It’s been a while since I did any repairs. A little while ago I bought two MacBook Pros off eBay from two different sellers. They both had incorrect descriptions, and both had been exposed to liquid at some stage, and then put away for several years, resulting in a logic board riddled with rust. It was totally impractical to even attempt a repair, so I just salvaged the parts I could.
Needless to say, this left me a little wary about making another purchase. It does seem to be getting harder to find good, profitable repair projects.
Anyhow, I started getting a bit bored, and keen to take on another project, so I bought this one on eBay for $180. It was described as “doesn’t turn on, doesn’t charge, unknown if there’s other faults”. The last five words are a little scary, because that usually means “there are a hundred other faults”. But I was able to double check the specs from the serial number, and the laptop included RAM and a hard drive. I decided it was worth a try.
Once it arrived I noticed it had a significant dent in the top case (hear those warning bells going off!) but apart from that it looked pretty clean. And after a quick inspection, it didn’t look like anyone else had attempted a repair, which is very nice to see.
I started by plugging in the charger, and immediately I got a green light and the laptop spun into action. Fan spinning, startup chime, everything. But the joy was short-lived on two counts. Firstly, it came alive for just long enough for me to see a huge crack in the LCD screen. And secondly it switched itself off after just a few seconds, and then wouldn’t come back on again (or even give me a green light on the charger).
I can’t say I was very surprised about the cracked screen, given the size of the dent on the other side. This would usually result in my using a few choice four-letter words to describe the eBay seller, but I wasn’t particularly bothered this time. Remember those two unrepairable Macs I referred to earlier? They both had beautiful screens! So I was very happy to be able to put one of them to good use.
So time to find the fault. I decided to start with “lazy” diagnostics. This involves a quick inspection, with the hope that the problem will just pop out and bite you on the nose. It doesn’t always work this way, but when it does, it saves you from having to actually use your brain.
I pulled out the motherboard and had a look under the microscope. The reverse side (the side without the CPU) looked pretty clean, with only the smallest specks of corrosion – certainly nothing to worry about.
Next I flipped over to the front side and… bam! Up in the top right corner of the GPU was a nice little cluster of dusty, green corrosion. I reckon at least a 90% chance that this was our problem.
Under the microscope I could see at least half a dozen components that would need to be replaced. Thankfully I have rather a large collection of 820-2936 doner boards, so no real issue finding replacement components.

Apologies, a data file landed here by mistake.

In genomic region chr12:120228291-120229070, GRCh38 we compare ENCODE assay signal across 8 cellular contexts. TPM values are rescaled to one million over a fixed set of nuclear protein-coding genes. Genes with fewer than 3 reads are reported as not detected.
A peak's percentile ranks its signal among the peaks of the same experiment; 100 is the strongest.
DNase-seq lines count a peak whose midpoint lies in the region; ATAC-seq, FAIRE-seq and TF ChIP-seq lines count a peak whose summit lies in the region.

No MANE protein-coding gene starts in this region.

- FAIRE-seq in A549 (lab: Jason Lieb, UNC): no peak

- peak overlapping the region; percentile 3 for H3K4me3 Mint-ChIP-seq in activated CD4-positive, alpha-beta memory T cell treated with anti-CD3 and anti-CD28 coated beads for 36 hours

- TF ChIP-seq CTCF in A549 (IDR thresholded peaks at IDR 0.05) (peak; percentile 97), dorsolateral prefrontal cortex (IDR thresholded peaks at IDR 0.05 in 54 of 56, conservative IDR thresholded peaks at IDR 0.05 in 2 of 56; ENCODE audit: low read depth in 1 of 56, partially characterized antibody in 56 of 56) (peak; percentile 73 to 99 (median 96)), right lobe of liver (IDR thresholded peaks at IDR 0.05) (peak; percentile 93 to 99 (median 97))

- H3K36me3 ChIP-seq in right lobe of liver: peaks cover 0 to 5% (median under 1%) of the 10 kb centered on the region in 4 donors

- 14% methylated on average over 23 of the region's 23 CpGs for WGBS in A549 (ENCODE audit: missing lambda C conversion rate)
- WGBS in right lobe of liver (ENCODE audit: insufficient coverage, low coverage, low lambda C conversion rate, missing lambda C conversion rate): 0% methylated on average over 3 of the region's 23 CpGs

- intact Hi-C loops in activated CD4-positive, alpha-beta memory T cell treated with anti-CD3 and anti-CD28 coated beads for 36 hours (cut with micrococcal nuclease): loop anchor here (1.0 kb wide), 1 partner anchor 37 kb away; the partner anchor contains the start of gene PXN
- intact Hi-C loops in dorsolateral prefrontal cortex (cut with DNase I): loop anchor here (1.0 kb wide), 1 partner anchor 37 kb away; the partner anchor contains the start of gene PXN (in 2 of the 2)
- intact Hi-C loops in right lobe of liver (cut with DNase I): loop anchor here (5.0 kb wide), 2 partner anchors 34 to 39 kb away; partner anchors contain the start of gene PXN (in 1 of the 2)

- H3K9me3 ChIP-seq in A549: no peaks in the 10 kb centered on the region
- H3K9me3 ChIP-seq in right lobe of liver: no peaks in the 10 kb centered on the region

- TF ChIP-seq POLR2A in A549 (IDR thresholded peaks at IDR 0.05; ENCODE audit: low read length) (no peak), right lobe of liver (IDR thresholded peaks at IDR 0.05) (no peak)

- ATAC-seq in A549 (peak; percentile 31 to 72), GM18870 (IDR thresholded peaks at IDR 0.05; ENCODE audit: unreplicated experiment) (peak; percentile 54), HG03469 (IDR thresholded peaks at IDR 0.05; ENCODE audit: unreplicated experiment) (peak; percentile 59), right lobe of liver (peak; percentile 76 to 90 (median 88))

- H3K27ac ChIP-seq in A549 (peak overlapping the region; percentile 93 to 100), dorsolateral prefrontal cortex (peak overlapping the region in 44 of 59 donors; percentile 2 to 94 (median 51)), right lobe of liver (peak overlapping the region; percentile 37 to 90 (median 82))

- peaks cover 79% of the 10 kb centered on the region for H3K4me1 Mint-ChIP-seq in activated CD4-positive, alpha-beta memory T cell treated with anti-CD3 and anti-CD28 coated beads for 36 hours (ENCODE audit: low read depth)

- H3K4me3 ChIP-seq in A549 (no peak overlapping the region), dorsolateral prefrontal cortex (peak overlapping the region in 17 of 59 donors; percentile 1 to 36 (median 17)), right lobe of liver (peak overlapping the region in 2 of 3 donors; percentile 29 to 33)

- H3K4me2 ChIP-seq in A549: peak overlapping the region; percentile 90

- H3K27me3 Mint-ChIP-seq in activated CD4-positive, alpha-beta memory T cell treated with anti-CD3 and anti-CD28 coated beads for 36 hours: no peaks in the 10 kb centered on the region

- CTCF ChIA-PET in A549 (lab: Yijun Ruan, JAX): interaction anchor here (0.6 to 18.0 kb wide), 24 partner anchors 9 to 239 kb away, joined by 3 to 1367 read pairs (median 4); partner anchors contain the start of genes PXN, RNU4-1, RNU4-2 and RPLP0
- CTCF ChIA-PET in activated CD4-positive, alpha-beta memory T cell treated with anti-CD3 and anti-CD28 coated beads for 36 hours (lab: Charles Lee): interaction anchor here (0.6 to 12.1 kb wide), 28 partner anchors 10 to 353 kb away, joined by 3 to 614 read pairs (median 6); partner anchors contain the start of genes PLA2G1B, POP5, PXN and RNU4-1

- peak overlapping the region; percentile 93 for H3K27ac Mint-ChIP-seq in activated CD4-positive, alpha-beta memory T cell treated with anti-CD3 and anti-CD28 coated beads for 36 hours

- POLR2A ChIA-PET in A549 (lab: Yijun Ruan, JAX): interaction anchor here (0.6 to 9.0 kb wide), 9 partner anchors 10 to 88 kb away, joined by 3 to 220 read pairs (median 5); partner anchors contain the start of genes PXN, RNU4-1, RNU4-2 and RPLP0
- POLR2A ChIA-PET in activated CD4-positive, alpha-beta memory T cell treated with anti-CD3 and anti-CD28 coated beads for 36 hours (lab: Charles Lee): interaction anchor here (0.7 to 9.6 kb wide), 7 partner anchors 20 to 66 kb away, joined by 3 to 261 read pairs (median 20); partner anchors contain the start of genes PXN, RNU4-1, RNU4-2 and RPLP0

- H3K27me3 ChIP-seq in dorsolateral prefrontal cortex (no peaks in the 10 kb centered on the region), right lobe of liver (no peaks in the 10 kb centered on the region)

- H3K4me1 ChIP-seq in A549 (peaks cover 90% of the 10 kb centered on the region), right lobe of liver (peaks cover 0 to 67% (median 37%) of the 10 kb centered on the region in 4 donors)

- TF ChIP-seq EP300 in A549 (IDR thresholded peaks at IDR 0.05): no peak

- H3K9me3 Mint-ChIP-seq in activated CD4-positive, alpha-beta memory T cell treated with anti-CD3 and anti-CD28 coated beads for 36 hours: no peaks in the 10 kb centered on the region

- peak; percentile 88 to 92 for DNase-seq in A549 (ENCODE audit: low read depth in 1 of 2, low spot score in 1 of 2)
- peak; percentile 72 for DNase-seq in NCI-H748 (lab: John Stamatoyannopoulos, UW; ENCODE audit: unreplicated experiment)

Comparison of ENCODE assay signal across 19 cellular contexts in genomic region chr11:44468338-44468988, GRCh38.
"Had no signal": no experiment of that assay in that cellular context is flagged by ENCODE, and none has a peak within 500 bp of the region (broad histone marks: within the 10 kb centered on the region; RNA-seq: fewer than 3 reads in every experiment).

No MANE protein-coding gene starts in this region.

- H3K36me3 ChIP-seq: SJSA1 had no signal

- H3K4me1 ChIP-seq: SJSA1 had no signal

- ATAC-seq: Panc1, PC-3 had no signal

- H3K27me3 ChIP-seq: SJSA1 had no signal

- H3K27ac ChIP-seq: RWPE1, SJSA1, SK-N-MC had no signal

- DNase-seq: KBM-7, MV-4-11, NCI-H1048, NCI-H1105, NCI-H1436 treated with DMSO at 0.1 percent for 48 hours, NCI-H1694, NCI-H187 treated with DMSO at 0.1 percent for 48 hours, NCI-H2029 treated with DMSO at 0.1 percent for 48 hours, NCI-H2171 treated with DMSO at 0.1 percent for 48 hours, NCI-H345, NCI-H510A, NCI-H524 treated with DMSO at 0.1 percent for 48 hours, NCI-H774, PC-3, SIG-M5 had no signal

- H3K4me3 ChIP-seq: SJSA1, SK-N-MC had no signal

I fired up the hot air gun and started plucking off anything that looked a little ugly. Being so close to the GPU, I had to be very careful where I pointed the hot air to avoid doing any collateral damage. Once the ugly components were removed, I set to work cleaning up the corroded pads, ready for new parts.
After an my first cleaning attempt, there were still quite a few ugly pads, so I pulled out my scalpel and gently scraped off the corrosion from the worst pads, getting them ready for new solder. Thankfully I was able to restore all the pads, without any need to run wires.
With the pads cleaned up, I started the process of replacing the components. The layout was particularly confusing, so extra care was required to get the right items into the right place. It also didn’t help having quite a few purposefully empty pads nearby to confuse things.
The repair wasn’t pretty, but my testing showed that the continuity was restored and there were no shorts to ground. It would need a protective layer of conformal coating, but it should be as good as new.
After allowing the board to cool, I plugged in the fan and a power supply and… yippee! The fan starts spinning! I didn’t want to get my hopes up though, as a spinning fan is is only the first of many tests.
I cleaned the board in the ultrasonic, gave it an alcohol bath, then while I waited for it to dry in the oven, I replaced the cracked screen with a spare.
After putting the whole thing back together, I noticed that the keyboard backlight wasn’t working. I injected some voltage into the backlight, and it worked fine, so the problem was definitely on the logic board somewhere. I started looking around the LED driver, U5850. I checked the voltage on all the pins, then noticed something wasn’t quite right with the L5850 inductor. I double-checked my readings on one of my other boards, and it definitely appeared that the inductor was faulty, so I replaced it from one of my donors. After restarting, the keyboard backlight started working perfectly.
Initial testing showed the hard drive as failing, so I replaced it with a new one.
After a good clean, this laptop came up looking a million bucks. The battery was in great condition, but with a new hard drive, charger and screen, it certainly won’t be one of the most profitable repairs. Fingers crossed it receives a good sale price, so stay tuned for the results of the sale!